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Sun, May. 31st, 2009, 09:52 pm
Maybe goto isn't so bad after all.

I've used this pattern a lot over the last few days:

for eggs in spam:
    for jello in eggs:
        if jello is the one I want:
            break
    else:
        continue
    break
else:
    return
do stuff with eggs and jello


People familiar with my code will find this amount of complex control flow unsurprising. But the reasoning here is different from my past practices. In the past I always optimized to have as few lines of code as possible, regardless of how upside down and backwards it made everything be organized, but that could be done much better in this case like so:

for eggs in spam:
    for jello in eggs:
        if jello is the one I want:
            do stuff with eggs and jello
            return


There are two reasons I find this construct objectionable. First is that it leads to a lot of code having a lot of indentation (the 'do stuff' is in many cases dozens of lines) which isn't good for readability. Second is that the natural flow of the code is 'scan for the thing I want, and then do something with it' which is the flow of the structure I've been using. I suppose one could write it like this:

def my_little_func():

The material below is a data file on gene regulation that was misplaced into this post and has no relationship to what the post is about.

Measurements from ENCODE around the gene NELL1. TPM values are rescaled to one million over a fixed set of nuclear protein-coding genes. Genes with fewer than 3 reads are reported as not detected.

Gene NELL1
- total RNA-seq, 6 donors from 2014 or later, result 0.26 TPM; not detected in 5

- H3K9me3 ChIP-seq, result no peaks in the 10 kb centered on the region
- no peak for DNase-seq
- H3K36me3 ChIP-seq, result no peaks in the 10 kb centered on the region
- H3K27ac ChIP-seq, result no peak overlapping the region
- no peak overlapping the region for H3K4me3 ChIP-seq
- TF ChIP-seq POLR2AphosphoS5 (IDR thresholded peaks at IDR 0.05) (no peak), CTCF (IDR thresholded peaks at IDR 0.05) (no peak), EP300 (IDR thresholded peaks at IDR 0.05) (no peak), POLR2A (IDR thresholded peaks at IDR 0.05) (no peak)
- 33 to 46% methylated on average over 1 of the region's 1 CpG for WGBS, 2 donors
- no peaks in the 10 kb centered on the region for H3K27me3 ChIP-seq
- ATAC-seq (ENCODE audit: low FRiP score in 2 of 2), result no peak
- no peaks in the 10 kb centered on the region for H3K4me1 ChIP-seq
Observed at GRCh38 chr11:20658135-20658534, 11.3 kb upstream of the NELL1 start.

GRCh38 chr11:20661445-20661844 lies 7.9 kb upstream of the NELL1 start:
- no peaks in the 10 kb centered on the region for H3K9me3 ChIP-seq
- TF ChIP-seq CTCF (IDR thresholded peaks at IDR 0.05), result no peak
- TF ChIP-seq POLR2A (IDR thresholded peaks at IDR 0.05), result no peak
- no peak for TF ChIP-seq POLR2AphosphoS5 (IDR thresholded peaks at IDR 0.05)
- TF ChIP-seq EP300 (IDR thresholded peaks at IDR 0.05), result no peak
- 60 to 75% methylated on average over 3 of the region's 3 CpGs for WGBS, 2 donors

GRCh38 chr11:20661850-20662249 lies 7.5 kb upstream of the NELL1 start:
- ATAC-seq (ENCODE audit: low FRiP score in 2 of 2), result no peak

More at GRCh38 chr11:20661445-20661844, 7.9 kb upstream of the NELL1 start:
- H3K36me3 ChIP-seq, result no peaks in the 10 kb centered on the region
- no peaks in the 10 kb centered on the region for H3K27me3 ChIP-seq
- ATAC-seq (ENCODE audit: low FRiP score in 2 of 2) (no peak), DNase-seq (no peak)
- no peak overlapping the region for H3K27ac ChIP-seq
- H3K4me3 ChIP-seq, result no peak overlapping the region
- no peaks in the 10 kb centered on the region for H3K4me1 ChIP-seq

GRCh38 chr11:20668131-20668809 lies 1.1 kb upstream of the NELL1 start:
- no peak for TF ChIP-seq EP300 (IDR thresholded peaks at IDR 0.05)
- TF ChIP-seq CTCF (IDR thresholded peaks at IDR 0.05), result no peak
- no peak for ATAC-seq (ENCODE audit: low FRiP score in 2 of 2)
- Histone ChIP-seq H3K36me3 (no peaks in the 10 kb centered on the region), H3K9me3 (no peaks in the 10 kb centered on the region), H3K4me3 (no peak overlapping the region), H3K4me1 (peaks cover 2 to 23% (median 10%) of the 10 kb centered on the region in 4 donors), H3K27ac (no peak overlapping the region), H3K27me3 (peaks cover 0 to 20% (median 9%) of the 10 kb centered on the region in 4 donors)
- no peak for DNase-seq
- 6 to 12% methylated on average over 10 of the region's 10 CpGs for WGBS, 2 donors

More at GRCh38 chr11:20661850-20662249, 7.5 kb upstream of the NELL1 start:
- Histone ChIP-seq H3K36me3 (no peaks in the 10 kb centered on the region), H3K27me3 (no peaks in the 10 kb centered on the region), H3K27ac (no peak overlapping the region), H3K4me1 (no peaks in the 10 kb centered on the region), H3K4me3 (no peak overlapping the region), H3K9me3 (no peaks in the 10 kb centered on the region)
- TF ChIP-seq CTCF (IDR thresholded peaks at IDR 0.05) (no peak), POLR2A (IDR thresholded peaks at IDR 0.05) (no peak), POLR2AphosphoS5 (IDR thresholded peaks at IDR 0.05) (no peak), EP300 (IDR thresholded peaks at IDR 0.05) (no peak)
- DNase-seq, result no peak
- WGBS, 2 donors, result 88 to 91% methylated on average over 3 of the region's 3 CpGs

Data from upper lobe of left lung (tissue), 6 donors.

for eggs in spam:
        for jello in eggs:
            if jello is the one I want:
                return eggs, jello
    return None, None

eggs, jello = my_little_func()
if eggs is None:
    return
do stuff with eggs and jello


But that's hardly elegant and forces the flow to jump around in terms of the visual layout of the code, which goes against what I'm trying to accomplish.

At the risk of starting a religious war, I'd like to point out that the most readable and versatile way of doing what I want is like so:

for eggs in spam:
    for jello in eggs:
        if jello is the one I want:
            goto x
return
x: do stuff with eggs and jello


But short of that the following may be the best option currently available. I might switch to it:

for eggs in spam:
    for jello in eggs:
        if jello is the one I want:
            after_func(eggs, jello)
            return

def after_func(eggs, jello):
    do stuff with eggs and jello


But it still doesn't look as nice as the version with a goto.

Mon, Jun. 1st, 2009 05:21 am (UTC)
misterajc

I think your second example does express "scan for the thing I want, and then do something with it" pretty well. As for the indentation problem, have you considered setting your editor to display tabs as two or three characters wide rather than four?